My post the other day on Snapchat had a lot of my friends saying they don’t get Snapchat, the UX is terrible on Snapchat, they don’t know how to use Snapchat as well as a whole lot of other reasons not to use Snapchat.
So here’s a couple of thoughts we need to remember:
Blogging was weird when it first arrived
Twitter was strange to understand
Mobile phones were seen as un necessary and egotistical in the 1980’s and early 1990’s
Selfies were an unimaginable phenomenon
Texting instead of talking seems entirely backwards
There are many other examples we could mention, but it is clear that our tech based world constantly surprises us with new tools and interactions. They seem strange at first, but once we understand them, there is usually a human impact deep underneath them. A human inspiration that only makes sense once we participate.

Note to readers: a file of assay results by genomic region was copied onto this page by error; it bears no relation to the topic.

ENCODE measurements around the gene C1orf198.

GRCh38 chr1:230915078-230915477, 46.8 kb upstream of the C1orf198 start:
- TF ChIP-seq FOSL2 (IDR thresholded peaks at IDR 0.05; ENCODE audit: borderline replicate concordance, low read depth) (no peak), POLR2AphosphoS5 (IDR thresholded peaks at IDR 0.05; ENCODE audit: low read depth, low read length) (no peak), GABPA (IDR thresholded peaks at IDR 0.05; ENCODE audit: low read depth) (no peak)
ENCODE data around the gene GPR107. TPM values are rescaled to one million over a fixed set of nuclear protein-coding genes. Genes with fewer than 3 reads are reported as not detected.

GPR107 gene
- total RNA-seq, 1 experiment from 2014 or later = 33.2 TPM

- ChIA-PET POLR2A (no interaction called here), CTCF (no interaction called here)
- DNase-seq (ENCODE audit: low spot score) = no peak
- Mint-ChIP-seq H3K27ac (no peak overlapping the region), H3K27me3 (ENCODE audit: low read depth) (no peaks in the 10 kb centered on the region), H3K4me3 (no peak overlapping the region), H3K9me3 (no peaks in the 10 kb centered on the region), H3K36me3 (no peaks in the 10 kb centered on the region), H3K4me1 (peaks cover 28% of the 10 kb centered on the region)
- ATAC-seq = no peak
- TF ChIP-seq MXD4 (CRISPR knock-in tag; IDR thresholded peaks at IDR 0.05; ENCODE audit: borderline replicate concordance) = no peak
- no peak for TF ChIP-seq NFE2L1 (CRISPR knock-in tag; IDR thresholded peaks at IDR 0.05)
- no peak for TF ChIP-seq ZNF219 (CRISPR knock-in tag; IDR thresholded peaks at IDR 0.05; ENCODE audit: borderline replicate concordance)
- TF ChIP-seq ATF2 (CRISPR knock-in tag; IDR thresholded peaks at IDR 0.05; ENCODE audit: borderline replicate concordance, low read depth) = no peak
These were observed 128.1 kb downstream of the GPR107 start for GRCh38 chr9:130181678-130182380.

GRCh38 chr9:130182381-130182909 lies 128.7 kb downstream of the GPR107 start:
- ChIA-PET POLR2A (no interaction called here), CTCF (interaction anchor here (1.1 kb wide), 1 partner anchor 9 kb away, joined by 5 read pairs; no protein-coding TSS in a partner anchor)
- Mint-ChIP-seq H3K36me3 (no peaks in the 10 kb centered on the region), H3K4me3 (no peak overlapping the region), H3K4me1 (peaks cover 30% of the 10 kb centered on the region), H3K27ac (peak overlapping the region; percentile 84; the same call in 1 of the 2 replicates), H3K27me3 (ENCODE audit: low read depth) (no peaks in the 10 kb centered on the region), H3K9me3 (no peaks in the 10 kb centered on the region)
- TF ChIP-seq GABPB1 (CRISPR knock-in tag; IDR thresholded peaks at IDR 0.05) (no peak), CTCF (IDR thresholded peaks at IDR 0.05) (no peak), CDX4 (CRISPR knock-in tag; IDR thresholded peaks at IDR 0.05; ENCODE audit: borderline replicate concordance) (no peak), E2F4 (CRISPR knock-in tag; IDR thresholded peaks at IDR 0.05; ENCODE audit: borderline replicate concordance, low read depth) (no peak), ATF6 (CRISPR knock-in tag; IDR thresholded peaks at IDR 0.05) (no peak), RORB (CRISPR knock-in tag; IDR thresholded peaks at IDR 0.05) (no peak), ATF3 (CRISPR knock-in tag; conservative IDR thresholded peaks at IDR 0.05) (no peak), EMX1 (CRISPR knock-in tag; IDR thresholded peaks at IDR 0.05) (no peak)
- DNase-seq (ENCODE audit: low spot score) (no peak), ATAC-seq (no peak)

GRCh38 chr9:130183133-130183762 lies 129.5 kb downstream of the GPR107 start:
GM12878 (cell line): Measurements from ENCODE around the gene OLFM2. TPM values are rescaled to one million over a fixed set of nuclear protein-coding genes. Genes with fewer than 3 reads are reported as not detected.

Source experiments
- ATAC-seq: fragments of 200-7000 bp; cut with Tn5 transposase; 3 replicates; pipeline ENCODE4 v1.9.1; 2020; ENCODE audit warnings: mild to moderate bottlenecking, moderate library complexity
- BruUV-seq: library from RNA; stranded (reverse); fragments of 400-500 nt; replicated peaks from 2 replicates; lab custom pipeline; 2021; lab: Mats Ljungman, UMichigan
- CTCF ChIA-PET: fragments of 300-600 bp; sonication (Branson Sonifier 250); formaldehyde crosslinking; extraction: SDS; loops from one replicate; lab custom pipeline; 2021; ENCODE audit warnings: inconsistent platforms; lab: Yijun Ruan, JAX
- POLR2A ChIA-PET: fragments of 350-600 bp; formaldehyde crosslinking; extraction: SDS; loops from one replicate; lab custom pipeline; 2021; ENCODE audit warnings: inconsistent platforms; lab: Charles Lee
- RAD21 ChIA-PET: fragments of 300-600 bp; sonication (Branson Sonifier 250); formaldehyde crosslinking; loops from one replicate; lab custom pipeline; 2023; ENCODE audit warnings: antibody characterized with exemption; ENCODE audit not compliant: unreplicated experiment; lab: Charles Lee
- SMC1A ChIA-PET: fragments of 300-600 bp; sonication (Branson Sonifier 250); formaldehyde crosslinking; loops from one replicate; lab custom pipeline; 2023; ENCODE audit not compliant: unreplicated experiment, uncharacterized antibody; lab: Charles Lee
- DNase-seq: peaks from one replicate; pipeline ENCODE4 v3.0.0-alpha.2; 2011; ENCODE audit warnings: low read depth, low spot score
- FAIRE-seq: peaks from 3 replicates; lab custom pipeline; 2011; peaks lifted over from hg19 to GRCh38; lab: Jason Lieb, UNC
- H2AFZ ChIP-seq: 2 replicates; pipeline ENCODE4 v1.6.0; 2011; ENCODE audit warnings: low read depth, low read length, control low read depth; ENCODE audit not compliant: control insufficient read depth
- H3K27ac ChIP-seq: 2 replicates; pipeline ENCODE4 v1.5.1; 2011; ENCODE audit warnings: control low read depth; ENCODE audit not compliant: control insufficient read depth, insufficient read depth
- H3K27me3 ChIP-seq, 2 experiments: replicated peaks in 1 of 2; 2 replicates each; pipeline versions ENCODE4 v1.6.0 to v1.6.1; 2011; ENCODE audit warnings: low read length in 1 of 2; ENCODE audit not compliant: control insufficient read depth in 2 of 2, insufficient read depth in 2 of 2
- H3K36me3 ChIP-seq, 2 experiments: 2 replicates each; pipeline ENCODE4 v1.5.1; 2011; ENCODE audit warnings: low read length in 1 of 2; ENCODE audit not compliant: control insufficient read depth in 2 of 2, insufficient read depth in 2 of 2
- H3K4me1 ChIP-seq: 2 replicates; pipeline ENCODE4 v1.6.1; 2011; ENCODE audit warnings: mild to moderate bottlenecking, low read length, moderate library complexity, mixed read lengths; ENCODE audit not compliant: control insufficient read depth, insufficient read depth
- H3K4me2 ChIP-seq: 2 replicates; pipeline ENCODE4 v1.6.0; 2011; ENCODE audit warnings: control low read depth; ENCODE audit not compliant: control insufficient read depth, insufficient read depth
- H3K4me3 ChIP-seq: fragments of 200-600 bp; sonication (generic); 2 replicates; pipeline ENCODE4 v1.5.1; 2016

Blogging: We finally have a voice. We have expertise that can be shared and we trust each other more than mainstream media.
Twitter: A great way to follow what you care about, share succinct messages and point people to news and issues that matter – thrown in with a bit of promoting your own work.
Mobile Phones: Immediate communication which reduces risk and increases efficiency.
Selfies: Basic human need for acceptance, and people to like you.
Texting: Wanting to keep the communication shorter than a conversation. Ability to communicate at a time when noise of talking might be inappropriate.
And so to with Snapchat. We’ll work out the value for ourselves when we adopt it. It clearly has value given the wisdom of crowds who’ve already ordained it. But like all the other tools above, there is a learning curve to go up. It’s not a question of it being useless or too tricky to use, it’s more a question of wanting to learn the tools of the world you live in. And lucky for us, that is merely a google search away or a few minutes watching a Youtube video.
You should totally read my book – The Great Fragmentation.